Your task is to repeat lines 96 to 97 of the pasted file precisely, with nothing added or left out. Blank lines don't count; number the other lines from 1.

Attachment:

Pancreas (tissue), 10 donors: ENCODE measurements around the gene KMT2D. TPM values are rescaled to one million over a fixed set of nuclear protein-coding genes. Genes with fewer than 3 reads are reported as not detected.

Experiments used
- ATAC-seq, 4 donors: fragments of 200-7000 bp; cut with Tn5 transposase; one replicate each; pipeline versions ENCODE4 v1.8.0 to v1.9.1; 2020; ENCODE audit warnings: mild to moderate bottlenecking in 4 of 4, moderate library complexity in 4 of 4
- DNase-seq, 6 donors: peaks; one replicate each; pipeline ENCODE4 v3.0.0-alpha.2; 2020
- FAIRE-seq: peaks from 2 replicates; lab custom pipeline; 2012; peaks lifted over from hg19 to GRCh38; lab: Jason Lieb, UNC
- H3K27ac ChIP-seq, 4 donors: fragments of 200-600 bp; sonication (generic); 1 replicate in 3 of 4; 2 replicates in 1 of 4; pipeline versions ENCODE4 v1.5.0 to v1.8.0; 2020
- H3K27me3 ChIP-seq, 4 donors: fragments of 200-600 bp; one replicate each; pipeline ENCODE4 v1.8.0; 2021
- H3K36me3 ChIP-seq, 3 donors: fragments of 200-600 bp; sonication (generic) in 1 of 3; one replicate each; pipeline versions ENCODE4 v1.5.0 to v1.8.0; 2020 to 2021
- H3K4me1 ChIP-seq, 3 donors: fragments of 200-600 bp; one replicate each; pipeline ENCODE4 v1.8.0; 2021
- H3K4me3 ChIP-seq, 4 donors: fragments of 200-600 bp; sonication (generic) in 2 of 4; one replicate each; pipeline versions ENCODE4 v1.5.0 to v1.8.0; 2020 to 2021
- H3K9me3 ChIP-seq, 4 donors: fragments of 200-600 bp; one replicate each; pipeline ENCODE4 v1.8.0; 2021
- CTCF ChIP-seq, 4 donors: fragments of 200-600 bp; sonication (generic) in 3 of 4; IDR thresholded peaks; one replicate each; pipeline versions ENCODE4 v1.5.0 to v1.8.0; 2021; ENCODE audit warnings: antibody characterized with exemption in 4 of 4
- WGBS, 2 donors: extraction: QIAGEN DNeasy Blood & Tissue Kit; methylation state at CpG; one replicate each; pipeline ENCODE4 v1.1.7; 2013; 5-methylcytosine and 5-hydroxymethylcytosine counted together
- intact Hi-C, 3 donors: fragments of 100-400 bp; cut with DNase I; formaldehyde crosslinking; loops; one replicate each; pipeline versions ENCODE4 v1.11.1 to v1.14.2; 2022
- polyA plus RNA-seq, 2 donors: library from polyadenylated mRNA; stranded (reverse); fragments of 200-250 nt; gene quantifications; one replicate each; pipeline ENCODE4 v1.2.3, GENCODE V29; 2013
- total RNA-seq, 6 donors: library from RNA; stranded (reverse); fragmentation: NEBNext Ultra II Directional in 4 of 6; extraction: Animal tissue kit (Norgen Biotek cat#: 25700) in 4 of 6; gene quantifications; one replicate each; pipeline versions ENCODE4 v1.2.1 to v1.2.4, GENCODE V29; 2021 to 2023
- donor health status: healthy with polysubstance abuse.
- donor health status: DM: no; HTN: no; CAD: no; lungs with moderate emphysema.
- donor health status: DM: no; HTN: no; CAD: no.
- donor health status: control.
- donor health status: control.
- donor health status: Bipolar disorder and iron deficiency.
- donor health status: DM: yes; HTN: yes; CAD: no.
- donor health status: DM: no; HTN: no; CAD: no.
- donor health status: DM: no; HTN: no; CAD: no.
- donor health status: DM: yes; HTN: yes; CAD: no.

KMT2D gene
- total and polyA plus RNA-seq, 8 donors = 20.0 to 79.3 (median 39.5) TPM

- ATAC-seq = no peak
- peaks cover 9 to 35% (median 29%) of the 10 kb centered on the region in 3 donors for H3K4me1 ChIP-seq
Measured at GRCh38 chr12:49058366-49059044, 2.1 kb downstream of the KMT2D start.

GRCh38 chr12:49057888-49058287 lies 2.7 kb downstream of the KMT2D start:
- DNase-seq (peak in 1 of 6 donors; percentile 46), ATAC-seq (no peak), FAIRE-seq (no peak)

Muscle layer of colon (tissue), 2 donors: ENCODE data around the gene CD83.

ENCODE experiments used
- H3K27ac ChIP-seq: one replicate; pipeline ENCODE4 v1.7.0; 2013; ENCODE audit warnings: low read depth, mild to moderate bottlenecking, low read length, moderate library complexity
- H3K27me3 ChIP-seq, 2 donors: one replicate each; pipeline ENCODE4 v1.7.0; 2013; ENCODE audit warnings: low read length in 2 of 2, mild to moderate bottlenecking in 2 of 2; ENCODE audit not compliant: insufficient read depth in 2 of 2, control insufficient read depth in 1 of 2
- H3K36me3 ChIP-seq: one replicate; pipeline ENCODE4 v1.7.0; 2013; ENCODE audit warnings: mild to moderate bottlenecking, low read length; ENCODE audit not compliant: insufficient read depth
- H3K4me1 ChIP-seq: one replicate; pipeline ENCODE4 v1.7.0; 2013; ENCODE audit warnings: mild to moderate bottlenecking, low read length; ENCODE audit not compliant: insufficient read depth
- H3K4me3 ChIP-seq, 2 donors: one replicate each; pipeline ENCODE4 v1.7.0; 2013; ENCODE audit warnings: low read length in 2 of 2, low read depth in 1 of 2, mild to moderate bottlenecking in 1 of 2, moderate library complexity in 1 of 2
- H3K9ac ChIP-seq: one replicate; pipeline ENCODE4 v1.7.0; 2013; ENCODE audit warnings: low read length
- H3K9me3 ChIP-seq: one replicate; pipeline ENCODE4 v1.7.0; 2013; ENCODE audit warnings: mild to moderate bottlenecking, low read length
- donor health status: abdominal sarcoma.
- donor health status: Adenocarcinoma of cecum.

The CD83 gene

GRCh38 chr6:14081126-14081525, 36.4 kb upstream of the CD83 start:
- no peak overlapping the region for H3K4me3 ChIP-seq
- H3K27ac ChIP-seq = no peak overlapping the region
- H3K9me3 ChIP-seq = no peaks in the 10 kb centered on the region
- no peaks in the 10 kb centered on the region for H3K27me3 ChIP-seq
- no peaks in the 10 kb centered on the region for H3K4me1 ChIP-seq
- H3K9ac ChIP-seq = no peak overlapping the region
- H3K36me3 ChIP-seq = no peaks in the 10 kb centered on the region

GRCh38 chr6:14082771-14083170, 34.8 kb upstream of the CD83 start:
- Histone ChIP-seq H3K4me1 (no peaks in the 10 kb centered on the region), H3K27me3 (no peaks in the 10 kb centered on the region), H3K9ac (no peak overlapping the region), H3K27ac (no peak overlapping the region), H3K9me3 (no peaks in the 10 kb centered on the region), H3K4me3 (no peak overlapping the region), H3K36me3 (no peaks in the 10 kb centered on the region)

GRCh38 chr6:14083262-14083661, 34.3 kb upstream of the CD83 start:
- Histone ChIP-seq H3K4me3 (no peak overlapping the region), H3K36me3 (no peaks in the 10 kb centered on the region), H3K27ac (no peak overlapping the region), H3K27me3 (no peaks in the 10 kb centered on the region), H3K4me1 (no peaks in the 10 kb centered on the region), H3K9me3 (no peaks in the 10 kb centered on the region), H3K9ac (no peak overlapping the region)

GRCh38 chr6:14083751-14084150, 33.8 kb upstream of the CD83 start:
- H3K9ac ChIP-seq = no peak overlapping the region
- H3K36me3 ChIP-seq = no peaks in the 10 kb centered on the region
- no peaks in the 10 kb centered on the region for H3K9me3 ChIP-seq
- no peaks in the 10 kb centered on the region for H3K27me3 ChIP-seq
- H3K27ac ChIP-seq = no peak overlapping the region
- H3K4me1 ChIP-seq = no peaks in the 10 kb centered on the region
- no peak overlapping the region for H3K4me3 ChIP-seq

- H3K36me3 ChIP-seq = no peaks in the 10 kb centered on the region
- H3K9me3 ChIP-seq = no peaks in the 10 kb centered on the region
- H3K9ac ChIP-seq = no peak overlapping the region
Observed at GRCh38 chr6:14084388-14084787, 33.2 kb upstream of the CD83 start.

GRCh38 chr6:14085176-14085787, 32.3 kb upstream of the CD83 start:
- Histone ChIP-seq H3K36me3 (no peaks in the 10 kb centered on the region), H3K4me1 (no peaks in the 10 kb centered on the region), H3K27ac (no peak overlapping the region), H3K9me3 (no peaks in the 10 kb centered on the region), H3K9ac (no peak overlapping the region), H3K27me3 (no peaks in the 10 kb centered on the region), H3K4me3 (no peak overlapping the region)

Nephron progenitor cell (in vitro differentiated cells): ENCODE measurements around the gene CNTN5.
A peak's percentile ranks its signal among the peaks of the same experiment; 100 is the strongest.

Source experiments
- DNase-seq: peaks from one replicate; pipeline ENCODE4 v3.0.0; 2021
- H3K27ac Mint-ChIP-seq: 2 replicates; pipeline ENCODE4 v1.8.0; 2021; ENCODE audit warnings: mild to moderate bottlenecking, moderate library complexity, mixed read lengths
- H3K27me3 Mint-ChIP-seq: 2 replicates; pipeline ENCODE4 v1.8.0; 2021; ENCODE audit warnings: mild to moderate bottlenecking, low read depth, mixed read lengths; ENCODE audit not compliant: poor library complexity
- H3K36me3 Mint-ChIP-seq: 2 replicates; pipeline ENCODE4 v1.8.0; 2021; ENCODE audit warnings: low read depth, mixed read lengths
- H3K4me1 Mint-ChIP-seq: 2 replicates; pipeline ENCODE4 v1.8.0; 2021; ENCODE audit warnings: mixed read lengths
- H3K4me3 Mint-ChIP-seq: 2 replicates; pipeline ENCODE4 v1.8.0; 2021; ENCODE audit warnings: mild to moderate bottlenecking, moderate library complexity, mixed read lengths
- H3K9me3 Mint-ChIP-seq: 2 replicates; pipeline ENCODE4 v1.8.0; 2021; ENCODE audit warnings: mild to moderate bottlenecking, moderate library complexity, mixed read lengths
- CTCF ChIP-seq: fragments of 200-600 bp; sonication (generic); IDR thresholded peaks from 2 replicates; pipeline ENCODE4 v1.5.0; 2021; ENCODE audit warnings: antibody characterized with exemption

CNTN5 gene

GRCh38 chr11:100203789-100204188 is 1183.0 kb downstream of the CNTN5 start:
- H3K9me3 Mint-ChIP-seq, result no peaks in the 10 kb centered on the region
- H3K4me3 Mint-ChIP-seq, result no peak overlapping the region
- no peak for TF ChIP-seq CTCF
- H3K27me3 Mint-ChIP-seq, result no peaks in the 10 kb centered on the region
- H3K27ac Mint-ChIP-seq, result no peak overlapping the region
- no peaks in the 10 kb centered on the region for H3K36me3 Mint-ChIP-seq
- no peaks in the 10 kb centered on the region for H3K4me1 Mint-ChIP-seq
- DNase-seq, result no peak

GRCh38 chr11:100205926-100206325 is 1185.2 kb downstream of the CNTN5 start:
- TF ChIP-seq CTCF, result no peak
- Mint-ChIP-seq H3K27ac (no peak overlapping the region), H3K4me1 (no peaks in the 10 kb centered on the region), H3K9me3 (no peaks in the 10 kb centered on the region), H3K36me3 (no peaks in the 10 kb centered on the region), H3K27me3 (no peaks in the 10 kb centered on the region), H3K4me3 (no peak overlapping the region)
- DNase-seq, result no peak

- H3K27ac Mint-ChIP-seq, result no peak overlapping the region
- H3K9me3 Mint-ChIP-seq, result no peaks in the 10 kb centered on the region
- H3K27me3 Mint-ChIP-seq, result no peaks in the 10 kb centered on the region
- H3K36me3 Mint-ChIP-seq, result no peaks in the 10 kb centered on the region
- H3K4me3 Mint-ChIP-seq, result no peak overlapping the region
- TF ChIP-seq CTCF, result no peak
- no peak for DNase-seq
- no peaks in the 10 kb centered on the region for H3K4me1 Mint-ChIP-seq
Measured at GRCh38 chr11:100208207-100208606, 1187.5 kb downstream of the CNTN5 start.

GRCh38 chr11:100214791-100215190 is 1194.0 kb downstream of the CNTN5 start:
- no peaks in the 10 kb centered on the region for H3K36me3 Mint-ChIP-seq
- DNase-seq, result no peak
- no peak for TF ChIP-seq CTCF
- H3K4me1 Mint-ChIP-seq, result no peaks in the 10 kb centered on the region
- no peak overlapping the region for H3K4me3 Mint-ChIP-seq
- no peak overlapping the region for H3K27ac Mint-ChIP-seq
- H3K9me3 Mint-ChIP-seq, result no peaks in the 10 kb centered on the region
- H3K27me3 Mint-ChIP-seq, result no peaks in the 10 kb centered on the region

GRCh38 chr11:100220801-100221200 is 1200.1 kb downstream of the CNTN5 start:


- DNase-seq, result no peak

- H3K27ac Mint-ChIP-seq, result no peak overlapping the region